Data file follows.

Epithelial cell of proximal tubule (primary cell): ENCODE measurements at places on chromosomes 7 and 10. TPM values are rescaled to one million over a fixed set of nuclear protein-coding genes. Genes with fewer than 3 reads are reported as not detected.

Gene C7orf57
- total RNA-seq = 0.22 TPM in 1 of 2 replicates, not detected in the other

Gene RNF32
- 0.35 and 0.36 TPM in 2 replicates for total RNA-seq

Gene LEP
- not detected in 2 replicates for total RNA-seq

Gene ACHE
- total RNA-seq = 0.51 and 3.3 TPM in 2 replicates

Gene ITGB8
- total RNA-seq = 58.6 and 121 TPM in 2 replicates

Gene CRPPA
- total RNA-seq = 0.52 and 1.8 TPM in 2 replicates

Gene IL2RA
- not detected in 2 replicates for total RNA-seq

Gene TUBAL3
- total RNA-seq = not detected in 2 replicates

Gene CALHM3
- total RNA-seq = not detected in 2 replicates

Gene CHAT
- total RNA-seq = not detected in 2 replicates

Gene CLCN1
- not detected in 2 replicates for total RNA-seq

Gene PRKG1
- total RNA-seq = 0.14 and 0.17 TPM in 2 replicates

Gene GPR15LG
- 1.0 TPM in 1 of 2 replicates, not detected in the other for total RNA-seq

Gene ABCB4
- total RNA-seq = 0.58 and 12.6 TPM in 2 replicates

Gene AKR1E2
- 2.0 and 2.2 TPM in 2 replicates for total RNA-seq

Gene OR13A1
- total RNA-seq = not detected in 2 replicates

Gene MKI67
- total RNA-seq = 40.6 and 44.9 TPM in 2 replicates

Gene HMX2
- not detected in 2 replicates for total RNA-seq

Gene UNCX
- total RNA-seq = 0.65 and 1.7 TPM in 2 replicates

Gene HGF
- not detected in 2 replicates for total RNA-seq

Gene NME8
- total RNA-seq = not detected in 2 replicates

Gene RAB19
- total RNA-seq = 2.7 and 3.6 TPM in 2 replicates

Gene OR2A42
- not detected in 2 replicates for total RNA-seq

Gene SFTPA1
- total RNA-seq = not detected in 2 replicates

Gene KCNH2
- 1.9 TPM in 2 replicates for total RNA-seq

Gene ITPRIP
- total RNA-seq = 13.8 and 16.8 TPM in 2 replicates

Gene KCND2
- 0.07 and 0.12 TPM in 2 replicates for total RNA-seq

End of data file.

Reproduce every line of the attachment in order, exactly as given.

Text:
Epithelial cell of proximal tubule (primary cell): ENCODE measurements at places on chromosomes 7 and 10. TPM values are rescaled to one million over a fixed set of nuclear protein-coding genes. Genes with fewer than 3 reads are reported as not detected.

Gene C7orf57
- total RNA-seq = 0.22 TPM in 1 of 2 replicates, not detected in the other

Gene RNF32
- 0.35 and 0.36 TPM in 2 replicates for total RNA-seq

Gene LEP
- not detected in 2 replicates for total RNA-seq

Gene ACHE
- total RNA-seq = 0.51 and 3.3 TPM in 2 replicates

Gene ITGB8
- total RNA-seq = 58.6 and 121 TPM in 2 replicates

Gene CRPPA
- total RNA-seq = 0.52 and 1.8 TPM in 2 replicates

Gene IL2RA
- not detected in 2 replicates for total RNA-seq

Gene TUBAL3
- total RNA-seq = not detected in 2 replicates

Gene CALHM3
- total RNA-seq = not detected in 2 replicates

Gene CHAT
- total RNA-seq = not detected in 2 replicates

Gene CLCN1
- not detected in 2 replicates for total RNA-seq

Gene PRKG1
- total RNA-seq = 0.14 and 0.17 TPM in 2 replicates

Gene GPR15LG
- 1.0 TPM in 1 of 2 replicates, not detected in the other for total RNA-seq

Gene ABCB4
- total RNA-seq = 0.58 and 12.6 TPM in 2 replicates

Gene AKR1E2
- 2.0 and 2.2 TPM in 2 replicates for total RNA-seq

Gene OR13A1
- total RNA-seq = not detected in 2 replicates

Gene MKI67
- total RNA-seq = 40.6 and 44.9 TPM in 2 replicates

Gene HMX2
- not detected in 2 replicates for total RNA-seq

Gene UNCX
- total RNA-seq = 0.65 and 1.7 TPM in 2 replicates

Gene HGF
- not detected in 2 replicates for total RNA-seq

Gene NME8
- total RNA-seq = not detected in 2 replicates

Gene RAB19
- total RNA-seq = 2.7 and 3.6 TPM in 2 replicates

Gene OR2A42
- not detected in 2 replicates for total RNA-seq

Gene SFTPA1
- total RNA-seq = not detected in 2 replicates

Gene KCNH2
- 1.9 TPM in 2 replicates for total RNA-seq

Gene ITPRIP
- total RNA-seq = 13.8 and 16.8 TPM in 2 replicates

Gene KCND2
- 0.07 and 0.12 TPM in 2 replicates for total RNA-seq